• Gerold Meyer von KnonauOehem, Gallus . In: Allgemeine Deutsche Biographie (ADB). Volume 24, Duncker & Humblot, Leipzig 1887, pp. 179-181.
  • Heinrich Murer : Chronicle of the Reichenau monastery. Cantonal library Thurgau Y 112, digitized .
  • Franz Quarthal u. a .: Reichenau. In: Franz Quarthal: The Benedictine monasteries in Baden-Württemberg (= Germania Benedictina. Vol. 5). In collaboration with Hansmartin Decker-Hauff, Klaus Schreiner and the Institute for Historical Regional Studies and Historical Auxiliary Sciences at the University of Tübingen, Bavarian Benedictine Academy and others, Ottobeuren and others 1975, ISBN 3-8043-0070-7 , pp. 503-548.
  • Emil Reisser : The early construction history of the Reichenau Minster. Berlin 1960.
  • Berthold Rosenthal , Jews as fiefdoms of the Reichenau Monastery , in: Journal for the History of the Upper Rhine , New Series, Volume 45 (1931), Issue 3, pp. 495–498 ( digitized version )
  • Monika Spicker-Beck : Reichenau monastery island. Culture and heritage. Photos by Theo Keller. Thorbecke, Stuttgart 2001, ISBN 3-7995-3507-1 .
  • Alfons Zettler : The early monastery buildings in Reichenau. Excavations - written sources - St. Gallen monastery plan (= archeology and history. Vol. 3). Thorbecke, Sigmaringen 1988, ISBN 3-7995-7353-4 .
  • Ottmar Friedrich Heinrich Schönhuth : Chronicle of the former Reichenau monastery, the first planting place for South German education, science and art. A contribution to Swabian history presented by handwritten sources . Freiburg im Breisgau 1836 ( e-copy ).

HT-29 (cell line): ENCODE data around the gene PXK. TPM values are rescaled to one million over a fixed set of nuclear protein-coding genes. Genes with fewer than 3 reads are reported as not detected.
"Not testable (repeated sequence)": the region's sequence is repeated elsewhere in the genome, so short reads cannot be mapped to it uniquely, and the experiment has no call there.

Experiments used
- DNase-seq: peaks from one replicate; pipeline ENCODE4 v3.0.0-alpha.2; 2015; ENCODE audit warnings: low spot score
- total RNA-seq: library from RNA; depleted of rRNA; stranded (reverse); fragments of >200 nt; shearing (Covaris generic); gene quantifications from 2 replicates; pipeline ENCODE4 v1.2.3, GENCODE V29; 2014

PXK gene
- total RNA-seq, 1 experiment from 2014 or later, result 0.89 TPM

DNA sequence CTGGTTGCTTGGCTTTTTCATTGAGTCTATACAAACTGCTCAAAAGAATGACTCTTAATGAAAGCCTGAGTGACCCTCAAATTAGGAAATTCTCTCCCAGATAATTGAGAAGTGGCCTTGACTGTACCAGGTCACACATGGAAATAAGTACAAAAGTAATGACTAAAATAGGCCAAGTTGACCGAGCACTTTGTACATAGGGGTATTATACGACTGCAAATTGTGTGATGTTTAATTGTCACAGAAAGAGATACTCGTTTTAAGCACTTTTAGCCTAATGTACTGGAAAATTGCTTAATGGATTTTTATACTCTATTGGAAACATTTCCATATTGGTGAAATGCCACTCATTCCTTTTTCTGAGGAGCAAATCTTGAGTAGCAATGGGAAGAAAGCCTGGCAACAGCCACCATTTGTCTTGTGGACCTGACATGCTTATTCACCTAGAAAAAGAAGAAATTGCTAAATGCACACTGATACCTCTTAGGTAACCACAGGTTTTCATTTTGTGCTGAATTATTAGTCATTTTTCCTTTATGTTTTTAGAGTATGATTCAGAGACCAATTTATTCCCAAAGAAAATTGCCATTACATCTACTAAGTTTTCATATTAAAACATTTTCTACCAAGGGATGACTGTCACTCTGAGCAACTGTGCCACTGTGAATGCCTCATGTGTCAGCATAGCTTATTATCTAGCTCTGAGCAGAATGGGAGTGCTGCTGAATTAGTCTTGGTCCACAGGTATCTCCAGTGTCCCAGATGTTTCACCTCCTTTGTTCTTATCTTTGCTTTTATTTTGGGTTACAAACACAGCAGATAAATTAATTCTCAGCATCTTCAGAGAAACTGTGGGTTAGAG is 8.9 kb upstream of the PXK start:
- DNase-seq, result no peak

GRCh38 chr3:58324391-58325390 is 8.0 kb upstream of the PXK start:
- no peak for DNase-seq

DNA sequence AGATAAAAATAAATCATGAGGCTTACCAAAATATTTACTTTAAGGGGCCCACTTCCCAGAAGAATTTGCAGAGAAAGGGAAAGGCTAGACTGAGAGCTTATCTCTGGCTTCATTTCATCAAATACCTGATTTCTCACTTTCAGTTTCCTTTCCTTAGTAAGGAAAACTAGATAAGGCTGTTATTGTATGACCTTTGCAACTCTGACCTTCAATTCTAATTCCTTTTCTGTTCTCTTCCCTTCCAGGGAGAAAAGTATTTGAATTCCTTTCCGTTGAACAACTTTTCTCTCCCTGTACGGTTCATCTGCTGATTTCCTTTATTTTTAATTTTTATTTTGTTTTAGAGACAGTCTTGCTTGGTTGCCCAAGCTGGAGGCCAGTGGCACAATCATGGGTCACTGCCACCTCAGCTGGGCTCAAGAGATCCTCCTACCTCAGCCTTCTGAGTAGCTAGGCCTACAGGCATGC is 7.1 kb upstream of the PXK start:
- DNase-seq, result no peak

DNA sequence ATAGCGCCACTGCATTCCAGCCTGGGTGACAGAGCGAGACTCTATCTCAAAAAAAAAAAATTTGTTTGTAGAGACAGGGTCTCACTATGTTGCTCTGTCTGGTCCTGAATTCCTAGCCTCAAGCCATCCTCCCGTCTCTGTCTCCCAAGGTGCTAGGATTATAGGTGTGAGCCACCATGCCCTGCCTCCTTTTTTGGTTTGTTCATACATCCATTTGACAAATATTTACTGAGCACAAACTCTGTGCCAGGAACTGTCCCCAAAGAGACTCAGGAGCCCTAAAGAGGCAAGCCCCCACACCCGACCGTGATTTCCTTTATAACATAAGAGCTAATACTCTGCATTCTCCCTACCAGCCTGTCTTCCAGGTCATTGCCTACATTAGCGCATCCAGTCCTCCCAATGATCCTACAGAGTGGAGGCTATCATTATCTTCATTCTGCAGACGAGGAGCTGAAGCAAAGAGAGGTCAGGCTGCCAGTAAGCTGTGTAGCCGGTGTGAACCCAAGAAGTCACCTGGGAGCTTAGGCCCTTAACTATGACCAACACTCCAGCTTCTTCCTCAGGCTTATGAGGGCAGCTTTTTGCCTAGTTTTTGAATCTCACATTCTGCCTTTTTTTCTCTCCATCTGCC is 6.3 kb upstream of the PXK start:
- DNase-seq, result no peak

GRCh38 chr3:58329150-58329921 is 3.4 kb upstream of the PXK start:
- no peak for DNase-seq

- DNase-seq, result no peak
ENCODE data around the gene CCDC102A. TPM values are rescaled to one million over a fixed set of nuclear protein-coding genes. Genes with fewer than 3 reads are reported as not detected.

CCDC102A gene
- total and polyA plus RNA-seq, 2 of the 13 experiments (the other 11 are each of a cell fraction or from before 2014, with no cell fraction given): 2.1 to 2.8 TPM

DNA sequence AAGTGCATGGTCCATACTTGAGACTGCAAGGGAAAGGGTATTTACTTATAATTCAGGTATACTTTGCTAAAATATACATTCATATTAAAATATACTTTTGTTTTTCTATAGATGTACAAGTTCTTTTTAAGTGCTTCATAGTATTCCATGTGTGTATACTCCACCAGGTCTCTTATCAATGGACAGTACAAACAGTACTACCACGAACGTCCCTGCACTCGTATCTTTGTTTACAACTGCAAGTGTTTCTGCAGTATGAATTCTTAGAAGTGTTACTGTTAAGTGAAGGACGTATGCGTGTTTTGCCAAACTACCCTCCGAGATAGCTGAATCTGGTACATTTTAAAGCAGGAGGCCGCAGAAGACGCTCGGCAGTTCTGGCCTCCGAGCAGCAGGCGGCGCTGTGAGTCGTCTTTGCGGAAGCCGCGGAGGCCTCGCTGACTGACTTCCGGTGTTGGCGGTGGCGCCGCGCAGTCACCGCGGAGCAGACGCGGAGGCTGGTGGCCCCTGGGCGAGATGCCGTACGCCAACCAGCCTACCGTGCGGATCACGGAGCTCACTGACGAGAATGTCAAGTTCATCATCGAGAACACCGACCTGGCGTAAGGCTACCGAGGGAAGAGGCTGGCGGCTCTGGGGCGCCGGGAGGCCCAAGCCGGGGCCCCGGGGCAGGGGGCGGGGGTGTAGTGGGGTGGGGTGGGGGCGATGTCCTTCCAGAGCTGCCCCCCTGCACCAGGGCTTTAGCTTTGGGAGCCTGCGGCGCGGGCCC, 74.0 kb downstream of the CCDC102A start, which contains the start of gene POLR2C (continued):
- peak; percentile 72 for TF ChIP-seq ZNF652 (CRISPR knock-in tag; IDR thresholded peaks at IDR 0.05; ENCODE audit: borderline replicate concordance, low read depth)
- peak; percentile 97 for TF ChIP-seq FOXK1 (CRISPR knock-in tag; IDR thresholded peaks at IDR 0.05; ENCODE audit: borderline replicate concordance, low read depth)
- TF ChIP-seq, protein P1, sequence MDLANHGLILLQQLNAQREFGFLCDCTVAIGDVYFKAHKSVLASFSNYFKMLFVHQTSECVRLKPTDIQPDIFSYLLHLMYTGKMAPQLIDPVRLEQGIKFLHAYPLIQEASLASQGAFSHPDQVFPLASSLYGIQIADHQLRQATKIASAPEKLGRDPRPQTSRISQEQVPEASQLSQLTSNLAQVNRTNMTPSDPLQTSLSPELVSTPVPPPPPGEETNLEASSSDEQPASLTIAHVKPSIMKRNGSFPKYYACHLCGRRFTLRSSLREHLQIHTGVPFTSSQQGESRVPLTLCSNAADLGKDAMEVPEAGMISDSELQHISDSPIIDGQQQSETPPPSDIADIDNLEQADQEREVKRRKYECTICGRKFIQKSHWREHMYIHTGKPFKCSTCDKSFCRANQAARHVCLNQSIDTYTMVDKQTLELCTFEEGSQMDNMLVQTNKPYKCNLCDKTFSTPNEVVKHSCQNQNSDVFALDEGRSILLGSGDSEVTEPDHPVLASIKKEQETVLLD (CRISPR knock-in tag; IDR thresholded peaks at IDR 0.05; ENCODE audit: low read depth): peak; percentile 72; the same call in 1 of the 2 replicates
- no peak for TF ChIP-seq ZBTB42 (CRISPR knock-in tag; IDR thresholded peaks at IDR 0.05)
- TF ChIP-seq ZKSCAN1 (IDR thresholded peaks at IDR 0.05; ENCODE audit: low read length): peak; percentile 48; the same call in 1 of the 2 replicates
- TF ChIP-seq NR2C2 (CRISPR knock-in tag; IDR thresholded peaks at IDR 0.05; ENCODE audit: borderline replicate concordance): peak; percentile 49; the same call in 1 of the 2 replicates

Web links

Commons : Reichenau (Baden-Württemberg)  - Album with pictures, videos and audio files
Wikisource: Reichenau  - Sources and full texts

Individual evidence

  1. ( Memento from August 2, 2009 in the Internet Archive )
  2. Michael Winter: Praise to God and Hospitality. Two Benedictine monks have been living on the island of Reichenau again since September. ( Memento of September 24, 2009 in the Internet Archive ) Konradsblatt , accessed on January 21, 2015. At
  3. See: Digitized version ( memento of March 5, 2016 in the Internet Archive ) from Cantonal Library Thurgau , Y 112.
  4. See homepage of the Archdiocese of Freiburg , accessed on September 21, 2017.
  5. See the homepage of the Cella St. Benedikt , accessed on November 18, 2011.
  6. Johannes Gottfried Mayer , Konrad Goehl (ed.): Herbal book of monastery medicine. The "Macer floridus". Reprint-Verlag Leipzig, Darmstadt 2013, ISBN 978-3-8262-3057-8 , p. 29.
  7. German UNESCO Commission e. V .: Monastery island Reichenau
  8. ^ S. Fischer-Fabian : The German Caesars - Ottonen, Salier, Staufer. Your life in words and pictures. Droemer Knaur, Munich 1978, p. 39.
  9. ^ Elisabeth von Gleichenstein, Christoph A. Graf Douglas: Gold and silver from Constance. 1985, p. 13.
  10. ^ Elisabeth von Gleichenstein, Christoph A. Graf Douglas: Gold and silver from Constance. 1985, p. 2.
  11. ^ Elisabeth von Gleichenstein, Christoph A. Douglas: Gold and silver from Constance. 1985, p. 4.

Coordinates: 47 ° 41 ′ 55.5 "  N , 9 ° 3 ′ 43.5"  E